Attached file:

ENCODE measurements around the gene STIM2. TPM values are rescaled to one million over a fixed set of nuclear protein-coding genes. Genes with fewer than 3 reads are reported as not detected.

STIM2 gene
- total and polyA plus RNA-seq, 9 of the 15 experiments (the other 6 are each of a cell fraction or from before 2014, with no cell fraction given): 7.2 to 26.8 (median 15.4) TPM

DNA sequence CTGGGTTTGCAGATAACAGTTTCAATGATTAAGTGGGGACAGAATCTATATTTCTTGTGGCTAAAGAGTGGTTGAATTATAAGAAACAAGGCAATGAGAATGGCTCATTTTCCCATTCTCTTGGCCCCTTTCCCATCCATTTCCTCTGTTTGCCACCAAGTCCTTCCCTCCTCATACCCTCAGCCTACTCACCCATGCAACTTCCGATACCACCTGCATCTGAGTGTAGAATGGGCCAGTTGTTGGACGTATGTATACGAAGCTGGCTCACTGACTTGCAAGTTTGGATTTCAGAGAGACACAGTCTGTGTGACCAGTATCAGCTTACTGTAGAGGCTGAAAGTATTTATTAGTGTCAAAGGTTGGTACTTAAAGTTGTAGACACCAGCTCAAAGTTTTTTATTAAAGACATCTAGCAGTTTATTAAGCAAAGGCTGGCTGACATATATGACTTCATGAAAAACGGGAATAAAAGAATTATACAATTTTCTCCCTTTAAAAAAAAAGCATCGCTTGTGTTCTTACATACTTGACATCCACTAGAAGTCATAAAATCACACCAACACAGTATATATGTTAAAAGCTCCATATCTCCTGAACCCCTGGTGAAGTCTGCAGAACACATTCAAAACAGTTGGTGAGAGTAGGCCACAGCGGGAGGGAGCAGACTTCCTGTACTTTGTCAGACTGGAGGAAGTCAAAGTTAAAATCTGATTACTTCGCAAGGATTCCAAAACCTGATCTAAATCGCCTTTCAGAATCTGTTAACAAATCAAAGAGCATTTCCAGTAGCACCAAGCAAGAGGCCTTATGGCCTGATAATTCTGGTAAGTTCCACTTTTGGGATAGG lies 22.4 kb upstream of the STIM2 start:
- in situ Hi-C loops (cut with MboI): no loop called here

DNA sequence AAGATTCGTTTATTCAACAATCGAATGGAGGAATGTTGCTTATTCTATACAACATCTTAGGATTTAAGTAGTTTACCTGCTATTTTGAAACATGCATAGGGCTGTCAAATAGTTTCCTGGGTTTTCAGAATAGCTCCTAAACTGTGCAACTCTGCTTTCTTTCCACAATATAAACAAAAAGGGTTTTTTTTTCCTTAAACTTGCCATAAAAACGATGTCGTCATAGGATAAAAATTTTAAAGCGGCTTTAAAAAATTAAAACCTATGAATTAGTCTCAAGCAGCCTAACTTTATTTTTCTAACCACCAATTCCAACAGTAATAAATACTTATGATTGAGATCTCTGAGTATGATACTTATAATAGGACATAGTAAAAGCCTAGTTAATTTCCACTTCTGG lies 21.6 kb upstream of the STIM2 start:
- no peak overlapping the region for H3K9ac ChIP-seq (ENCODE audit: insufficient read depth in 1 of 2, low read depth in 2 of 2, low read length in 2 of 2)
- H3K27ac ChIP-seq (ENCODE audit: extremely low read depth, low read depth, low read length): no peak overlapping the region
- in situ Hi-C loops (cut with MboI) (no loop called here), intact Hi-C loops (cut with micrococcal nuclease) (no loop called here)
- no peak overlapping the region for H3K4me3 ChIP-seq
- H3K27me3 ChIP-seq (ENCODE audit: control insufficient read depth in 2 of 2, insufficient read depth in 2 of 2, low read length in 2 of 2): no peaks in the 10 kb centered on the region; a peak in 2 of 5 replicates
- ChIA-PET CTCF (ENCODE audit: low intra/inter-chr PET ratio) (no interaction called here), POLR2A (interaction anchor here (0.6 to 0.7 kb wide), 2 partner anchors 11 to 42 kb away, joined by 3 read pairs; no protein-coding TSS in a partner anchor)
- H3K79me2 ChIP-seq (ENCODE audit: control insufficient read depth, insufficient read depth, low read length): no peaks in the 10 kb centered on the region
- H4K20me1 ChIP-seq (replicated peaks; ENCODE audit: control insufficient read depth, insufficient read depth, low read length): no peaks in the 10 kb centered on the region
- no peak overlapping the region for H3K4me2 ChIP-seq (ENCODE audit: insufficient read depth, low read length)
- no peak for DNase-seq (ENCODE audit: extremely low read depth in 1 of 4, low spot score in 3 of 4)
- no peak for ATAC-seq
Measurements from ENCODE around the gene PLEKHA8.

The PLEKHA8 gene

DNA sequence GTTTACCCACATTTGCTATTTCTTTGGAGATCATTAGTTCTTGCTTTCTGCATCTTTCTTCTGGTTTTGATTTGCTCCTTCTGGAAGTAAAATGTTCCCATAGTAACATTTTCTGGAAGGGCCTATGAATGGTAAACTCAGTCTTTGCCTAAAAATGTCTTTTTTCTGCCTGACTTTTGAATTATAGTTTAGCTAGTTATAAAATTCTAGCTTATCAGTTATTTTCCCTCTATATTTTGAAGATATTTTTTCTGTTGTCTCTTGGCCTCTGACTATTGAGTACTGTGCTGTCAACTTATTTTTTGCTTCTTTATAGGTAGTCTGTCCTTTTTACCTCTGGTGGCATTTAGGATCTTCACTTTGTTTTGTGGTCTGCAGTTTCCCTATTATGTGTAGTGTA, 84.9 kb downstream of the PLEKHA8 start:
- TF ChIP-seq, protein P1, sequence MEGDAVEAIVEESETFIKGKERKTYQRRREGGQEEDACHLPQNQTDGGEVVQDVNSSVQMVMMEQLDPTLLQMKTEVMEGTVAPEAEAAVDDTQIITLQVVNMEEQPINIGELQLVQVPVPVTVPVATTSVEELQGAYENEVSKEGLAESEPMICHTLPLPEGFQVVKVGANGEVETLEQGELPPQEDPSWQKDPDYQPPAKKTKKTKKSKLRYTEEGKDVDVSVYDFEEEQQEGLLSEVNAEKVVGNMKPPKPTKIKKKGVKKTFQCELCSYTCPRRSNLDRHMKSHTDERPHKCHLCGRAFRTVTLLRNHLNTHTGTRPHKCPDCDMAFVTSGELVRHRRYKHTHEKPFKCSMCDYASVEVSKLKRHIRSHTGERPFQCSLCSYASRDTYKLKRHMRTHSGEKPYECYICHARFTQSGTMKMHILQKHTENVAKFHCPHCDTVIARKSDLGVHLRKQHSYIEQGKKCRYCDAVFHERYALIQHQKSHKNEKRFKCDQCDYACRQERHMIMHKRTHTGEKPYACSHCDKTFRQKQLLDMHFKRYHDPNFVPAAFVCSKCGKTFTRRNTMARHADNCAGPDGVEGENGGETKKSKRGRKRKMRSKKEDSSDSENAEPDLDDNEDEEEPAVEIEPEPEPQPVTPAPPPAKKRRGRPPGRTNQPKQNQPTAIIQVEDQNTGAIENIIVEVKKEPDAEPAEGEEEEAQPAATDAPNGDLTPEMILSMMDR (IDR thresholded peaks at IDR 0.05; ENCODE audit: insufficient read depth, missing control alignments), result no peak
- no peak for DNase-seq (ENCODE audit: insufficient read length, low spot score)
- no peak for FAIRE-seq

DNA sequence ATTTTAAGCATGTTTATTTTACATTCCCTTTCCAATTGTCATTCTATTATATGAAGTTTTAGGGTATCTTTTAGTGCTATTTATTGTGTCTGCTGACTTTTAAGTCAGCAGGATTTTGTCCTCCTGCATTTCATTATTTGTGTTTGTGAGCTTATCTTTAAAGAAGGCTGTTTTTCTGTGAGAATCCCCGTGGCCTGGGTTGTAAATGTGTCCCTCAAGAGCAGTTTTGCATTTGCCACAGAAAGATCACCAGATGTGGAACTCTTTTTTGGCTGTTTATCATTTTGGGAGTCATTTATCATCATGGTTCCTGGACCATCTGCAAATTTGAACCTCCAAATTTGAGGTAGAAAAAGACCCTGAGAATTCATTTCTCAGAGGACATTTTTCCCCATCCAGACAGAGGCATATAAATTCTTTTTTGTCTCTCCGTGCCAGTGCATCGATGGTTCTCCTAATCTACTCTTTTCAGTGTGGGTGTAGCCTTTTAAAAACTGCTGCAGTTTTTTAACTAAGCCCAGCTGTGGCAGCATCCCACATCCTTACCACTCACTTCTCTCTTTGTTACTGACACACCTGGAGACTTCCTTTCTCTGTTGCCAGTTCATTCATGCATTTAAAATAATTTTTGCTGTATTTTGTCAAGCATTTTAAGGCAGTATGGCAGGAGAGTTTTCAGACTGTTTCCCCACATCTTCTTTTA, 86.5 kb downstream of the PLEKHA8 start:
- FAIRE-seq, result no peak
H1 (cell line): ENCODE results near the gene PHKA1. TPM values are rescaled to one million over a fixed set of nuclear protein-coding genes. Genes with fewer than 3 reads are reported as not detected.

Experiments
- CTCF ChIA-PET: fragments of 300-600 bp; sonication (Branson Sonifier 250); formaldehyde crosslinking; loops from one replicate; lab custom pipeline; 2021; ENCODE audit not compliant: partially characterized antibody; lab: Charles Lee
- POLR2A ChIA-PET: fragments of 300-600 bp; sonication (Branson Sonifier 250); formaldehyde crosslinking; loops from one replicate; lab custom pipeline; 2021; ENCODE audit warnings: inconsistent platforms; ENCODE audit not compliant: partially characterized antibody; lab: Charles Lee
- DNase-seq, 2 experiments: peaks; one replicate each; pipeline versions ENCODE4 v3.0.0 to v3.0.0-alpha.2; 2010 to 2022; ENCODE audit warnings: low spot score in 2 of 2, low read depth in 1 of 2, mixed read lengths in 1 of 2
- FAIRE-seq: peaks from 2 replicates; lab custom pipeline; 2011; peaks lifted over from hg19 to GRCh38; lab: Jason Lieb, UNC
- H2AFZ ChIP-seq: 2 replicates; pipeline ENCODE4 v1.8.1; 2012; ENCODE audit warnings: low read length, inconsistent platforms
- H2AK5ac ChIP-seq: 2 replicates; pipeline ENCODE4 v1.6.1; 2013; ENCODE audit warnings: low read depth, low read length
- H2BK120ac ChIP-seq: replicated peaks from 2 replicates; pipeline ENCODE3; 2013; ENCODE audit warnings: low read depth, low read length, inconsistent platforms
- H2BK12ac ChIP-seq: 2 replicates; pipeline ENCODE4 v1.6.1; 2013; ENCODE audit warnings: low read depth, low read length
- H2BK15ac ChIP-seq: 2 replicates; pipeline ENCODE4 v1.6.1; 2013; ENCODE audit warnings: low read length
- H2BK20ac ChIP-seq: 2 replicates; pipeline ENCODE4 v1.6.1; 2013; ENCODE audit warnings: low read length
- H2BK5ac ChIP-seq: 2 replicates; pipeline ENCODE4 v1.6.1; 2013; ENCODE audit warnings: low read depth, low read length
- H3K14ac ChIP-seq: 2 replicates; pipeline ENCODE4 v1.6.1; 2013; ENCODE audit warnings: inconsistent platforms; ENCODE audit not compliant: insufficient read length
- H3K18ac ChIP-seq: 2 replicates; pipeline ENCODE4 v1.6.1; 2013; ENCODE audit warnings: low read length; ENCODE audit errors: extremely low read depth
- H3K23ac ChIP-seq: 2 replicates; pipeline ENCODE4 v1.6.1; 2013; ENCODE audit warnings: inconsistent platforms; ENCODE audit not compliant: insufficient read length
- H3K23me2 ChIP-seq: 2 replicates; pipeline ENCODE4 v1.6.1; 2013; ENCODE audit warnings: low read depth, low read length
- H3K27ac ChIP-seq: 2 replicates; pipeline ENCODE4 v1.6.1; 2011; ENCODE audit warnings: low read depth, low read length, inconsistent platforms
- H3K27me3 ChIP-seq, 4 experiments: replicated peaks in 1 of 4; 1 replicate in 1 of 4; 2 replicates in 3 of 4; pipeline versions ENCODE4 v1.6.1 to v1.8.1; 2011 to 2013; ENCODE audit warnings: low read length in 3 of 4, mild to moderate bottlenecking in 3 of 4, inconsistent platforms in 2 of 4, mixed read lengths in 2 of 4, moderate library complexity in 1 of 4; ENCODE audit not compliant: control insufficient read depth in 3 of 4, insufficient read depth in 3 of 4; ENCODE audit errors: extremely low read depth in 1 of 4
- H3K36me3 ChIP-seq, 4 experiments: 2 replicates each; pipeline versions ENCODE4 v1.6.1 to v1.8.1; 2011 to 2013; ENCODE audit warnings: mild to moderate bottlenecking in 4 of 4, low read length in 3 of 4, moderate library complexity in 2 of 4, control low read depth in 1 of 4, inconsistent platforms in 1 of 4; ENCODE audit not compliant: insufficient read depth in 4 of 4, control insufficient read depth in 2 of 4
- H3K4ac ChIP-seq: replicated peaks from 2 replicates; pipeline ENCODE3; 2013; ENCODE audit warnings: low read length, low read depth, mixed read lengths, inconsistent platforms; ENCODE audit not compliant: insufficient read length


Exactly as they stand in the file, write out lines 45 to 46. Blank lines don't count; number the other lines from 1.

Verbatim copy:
- H3K36me3 ChIP-seq, 4 experiments: 2 replicates each; pipeline versions ENCODE4 v1.6.1 to v1.8.1; 2011 to 2013; ENCODE audit warnings: mild to moderate bottlenecking in 4 of 4, low read length in 3 of 4, moderate library complexity in 2 of 4, control low read depth in 1 of 4, inconsistent platforms in 1 of 4; ENCODE audit not compliant: insufficient read depth in 4 of 4, control insufficient read depth in 2 of 4
- H3K4ac ChIP-seq: replicated peaks from 2 replicates; pipeline ENCODE3; 2013; ENCODE audit warnings: low read length, low read depth, mixed read lengths, inconsistent platforms; ENCODE audit not compliant: insufficient read length